Space spuds: China aims to grow potatoes & raise worms on moon
The out-of-this-world idea, reportedly revealed by Chinese space authorities last week, hinges on a 3kg (6.6lb) mini-ecosystem container which would be transported to the moon's surface by the Chang'e 4 lunar lander and rover in 2018.
The container, which is being developed by research teams led by Chongqing University, "will send potatoes, arabidopsis seeds, and silkworm eggs to the surface of the moon," the container's chief designer, Zhang Yuanxun, told the Chongqing Morning Post, as quoted by the South China Morning Post.
"The eggs will hatch into silkworms, which can produce carbon dioxide, while the potatoes and seeds emit oxygen through photosynthesis. Together, they can establish a simple ecosystem on the moon,” Zhang added.
Zhang realizes, however, that turning the moon into a home for potatoes and worms won't be an easy task, stating that temperature control and energy supply will be the biggest hurdles.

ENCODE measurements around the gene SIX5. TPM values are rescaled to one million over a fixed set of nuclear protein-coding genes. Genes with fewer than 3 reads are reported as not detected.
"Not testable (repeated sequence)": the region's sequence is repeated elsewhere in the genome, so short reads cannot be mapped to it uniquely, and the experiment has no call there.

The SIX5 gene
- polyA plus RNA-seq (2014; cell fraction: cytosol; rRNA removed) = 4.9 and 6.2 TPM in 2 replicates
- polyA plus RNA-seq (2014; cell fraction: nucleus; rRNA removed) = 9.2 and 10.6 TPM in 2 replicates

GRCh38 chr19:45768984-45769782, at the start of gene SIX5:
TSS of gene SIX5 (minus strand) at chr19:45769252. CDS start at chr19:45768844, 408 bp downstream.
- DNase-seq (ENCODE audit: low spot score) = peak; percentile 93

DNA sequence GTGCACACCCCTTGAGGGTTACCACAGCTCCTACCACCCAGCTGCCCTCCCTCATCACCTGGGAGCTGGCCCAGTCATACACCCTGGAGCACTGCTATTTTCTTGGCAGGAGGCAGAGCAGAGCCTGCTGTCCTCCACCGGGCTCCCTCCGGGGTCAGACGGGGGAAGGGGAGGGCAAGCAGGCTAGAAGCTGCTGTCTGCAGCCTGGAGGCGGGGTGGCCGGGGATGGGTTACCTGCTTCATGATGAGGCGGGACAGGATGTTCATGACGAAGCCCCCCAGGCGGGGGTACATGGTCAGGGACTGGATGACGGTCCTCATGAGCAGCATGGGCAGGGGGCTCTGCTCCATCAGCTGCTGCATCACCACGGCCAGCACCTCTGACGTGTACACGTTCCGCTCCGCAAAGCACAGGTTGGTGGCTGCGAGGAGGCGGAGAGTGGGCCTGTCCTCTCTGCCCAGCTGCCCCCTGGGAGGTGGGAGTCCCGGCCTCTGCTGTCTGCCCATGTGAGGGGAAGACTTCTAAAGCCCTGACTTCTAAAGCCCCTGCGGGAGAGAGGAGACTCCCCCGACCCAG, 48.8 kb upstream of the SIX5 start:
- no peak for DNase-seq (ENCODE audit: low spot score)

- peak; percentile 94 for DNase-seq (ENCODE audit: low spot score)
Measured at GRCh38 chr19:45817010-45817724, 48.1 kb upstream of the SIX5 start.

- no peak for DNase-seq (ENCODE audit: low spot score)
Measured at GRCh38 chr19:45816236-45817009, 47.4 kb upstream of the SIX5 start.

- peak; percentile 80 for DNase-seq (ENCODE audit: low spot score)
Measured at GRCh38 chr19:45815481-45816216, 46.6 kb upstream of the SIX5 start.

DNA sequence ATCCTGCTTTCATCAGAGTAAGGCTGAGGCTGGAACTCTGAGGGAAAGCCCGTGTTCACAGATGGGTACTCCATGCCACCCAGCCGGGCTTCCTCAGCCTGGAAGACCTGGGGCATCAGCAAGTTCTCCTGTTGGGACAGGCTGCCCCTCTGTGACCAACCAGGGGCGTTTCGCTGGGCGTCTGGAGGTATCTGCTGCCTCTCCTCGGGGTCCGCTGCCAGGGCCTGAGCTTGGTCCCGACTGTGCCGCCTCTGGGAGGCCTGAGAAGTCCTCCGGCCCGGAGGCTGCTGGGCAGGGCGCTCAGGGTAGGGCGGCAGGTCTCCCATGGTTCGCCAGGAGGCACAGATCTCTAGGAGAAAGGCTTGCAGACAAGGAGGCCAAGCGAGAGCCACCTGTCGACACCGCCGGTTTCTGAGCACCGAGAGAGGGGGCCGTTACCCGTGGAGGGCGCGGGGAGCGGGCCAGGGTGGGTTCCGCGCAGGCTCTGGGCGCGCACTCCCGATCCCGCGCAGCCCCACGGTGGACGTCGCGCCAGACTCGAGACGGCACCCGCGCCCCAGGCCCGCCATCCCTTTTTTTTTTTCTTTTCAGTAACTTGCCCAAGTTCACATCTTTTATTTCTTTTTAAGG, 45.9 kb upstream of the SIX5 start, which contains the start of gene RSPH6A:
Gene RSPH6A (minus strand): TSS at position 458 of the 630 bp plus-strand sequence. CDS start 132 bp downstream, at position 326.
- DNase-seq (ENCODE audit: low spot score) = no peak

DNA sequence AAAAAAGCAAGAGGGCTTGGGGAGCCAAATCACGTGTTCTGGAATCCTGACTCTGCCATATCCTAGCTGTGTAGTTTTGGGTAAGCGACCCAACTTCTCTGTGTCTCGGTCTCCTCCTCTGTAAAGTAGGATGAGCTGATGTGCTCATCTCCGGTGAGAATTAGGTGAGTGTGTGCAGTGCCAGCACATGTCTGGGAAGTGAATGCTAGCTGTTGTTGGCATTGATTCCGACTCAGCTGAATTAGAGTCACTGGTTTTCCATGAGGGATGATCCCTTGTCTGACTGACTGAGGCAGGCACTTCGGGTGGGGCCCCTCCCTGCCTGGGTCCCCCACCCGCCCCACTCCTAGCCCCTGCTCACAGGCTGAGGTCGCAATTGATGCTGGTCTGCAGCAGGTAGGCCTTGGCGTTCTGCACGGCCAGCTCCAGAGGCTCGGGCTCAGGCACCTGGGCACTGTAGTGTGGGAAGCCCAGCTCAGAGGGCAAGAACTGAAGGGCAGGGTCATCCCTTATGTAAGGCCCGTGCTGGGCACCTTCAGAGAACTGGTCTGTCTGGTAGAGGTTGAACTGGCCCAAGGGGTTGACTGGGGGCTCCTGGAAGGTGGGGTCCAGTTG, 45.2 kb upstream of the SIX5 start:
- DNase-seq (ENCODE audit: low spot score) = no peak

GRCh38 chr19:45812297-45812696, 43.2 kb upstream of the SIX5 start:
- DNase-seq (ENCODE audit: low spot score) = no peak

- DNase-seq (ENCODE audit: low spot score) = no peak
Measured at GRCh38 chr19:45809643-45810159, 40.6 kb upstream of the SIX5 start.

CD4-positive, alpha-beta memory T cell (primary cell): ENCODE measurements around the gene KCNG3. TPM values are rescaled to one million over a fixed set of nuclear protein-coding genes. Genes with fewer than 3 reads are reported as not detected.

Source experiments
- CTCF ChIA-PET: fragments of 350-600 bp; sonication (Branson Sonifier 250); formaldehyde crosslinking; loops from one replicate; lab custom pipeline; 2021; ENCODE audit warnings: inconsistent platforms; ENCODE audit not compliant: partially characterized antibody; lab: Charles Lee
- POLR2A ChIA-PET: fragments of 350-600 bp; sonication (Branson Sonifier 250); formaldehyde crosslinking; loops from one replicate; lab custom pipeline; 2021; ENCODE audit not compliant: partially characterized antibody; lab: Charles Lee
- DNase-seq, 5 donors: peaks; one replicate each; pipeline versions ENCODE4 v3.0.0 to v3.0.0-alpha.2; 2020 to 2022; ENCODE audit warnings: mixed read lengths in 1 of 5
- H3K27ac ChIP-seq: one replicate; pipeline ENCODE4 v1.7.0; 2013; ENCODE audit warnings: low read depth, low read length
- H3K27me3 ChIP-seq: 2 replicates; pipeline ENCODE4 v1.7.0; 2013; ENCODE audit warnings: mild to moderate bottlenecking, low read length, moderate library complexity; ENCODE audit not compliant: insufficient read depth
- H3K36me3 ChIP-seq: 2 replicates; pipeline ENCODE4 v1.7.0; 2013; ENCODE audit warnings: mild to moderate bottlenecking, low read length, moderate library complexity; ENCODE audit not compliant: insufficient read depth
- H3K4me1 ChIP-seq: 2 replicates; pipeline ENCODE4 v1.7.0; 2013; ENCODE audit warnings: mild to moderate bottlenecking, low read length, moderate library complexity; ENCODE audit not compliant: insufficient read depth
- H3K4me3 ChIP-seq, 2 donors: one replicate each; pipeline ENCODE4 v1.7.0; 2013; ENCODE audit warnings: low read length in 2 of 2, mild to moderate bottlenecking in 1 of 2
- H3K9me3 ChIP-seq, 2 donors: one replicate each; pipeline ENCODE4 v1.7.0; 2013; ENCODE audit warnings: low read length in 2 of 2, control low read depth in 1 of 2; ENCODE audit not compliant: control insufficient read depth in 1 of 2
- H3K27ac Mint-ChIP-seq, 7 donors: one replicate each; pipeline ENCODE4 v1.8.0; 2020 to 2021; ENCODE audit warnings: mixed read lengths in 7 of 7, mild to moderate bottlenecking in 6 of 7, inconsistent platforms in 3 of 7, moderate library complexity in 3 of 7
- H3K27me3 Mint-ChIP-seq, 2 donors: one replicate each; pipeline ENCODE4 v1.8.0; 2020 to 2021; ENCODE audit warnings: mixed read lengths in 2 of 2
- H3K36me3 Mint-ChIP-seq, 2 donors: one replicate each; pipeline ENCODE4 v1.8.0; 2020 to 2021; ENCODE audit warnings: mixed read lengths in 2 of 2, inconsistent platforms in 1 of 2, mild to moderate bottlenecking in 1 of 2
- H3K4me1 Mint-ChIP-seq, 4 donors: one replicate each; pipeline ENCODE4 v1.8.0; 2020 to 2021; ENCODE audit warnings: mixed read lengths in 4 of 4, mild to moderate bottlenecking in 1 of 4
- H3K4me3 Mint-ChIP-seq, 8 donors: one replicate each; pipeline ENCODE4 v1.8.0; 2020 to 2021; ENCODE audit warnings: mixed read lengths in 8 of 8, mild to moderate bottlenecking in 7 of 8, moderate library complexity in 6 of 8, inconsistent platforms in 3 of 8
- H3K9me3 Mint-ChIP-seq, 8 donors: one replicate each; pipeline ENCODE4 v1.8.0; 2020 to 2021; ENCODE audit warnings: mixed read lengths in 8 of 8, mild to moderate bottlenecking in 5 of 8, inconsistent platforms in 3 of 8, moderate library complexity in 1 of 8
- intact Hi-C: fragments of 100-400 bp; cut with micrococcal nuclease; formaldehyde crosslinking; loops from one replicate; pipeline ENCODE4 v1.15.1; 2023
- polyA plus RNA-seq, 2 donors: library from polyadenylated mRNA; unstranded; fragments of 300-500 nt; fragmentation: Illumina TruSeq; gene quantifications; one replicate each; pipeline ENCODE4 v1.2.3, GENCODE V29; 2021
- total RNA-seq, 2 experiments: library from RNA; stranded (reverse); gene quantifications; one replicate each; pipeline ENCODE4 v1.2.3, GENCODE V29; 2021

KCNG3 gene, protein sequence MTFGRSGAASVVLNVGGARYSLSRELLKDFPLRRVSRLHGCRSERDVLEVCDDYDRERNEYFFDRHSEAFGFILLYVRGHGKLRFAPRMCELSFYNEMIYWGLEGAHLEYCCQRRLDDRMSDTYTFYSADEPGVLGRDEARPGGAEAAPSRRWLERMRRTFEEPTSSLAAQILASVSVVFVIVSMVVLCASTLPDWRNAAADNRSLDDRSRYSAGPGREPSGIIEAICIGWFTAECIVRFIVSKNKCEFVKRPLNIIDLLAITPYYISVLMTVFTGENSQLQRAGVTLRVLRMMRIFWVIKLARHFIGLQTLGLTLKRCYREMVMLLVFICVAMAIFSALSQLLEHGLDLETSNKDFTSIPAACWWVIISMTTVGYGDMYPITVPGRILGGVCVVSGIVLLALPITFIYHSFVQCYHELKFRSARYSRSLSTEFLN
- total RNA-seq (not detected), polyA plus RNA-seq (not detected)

The moon's huge temperature range is far from ideal for plants and insects to survive, as most are only able to thrive in temperatures between 1C and 30C (33.8F to 86F). The moon's temperature, however, ranges between -170C and 120C (-274F to 248F).
To help combat that problem, the container would include an insulation layer and light pipes to support the growth of the plants and insects inside, according to the Chongqing Morning Post report. Special batteries would also be installed to provide a consistent energy supply.
Xie Gengxin, the project's chief designer, said the purpose of the mission is to prepare for future moon landings and possible human residents.
He also had an exciting announcement for space enthusiasts hoping to track the progress of the project.
“We will livestream the development of plants and insects on the lunar surface to the whole world,” he said.
Meanwhile, NASA dabbled with its own potato project last year, mimicking Mars-like conditions in Peru's Atacama Desert.
A team of Dutch scientists also managed to successfully grow crops in Mars-like soil last year, announcing that at least some of them were safe to eat.
However, the biggest space-related food prize belongs to astronauts on the International Space Station (ISS) who managed to grow - and eat - 'cosmic lettuce' in 2015.